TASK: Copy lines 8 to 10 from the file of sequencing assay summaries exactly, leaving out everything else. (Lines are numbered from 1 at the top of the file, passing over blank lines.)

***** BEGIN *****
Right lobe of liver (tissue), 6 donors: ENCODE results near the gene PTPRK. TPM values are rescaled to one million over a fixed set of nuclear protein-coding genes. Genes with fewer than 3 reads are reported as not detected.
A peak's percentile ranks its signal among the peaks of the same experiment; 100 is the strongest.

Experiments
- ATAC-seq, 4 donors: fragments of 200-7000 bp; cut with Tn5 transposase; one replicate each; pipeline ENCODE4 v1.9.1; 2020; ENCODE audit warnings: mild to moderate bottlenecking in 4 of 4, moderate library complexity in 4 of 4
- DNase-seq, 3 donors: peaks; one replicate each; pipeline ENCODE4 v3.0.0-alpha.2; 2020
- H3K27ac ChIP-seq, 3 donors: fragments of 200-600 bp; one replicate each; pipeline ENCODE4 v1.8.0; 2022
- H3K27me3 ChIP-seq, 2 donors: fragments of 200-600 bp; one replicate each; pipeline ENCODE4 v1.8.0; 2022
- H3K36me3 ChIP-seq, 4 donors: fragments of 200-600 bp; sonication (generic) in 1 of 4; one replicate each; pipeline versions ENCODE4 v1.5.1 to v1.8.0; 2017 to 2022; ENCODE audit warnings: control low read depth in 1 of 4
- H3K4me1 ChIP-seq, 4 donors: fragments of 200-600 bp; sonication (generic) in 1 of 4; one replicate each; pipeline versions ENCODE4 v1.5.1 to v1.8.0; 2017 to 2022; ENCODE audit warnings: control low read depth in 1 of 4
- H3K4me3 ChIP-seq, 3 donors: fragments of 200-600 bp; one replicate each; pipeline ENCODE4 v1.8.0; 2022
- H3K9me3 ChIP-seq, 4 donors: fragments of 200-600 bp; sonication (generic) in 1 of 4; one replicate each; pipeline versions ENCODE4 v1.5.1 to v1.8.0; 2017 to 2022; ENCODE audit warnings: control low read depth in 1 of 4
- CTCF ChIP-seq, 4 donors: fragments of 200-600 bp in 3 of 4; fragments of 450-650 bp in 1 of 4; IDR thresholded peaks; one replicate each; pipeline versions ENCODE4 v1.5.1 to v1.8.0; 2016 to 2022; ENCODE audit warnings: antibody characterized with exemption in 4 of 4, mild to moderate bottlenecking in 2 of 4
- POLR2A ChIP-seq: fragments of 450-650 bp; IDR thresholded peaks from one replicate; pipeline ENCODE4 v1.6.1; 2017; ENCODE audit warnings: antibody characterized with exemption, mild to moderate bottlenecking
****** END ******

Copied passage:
- H3K36me3 ChIP-seq, 4 donors: fragments of 200-600 bp; sonication (generic) in 1 of 4; one replicate each; pipeline versions ENCODE4 v1.5.1 to v1.8.0; 2017 to 2022; ENCODE audit warnings: control low read depth in 1 of 4
- H3K4me1 ChIP-seq, 4 donors: fragments of 200-600 bp; sonication (generic) in 1 of 4; one replicate each; pipeline versions ENCODE4 v1.5.1 to v1.8.0; 2017 to 2022; ENCODE audit warnings: control low read depth in 1 of 4
- H3K4me3 ChIP-seq, 3 donors: fragments of 200-600 bp; one replicate each; pipeline ENCODE4 v1.8.0; 2022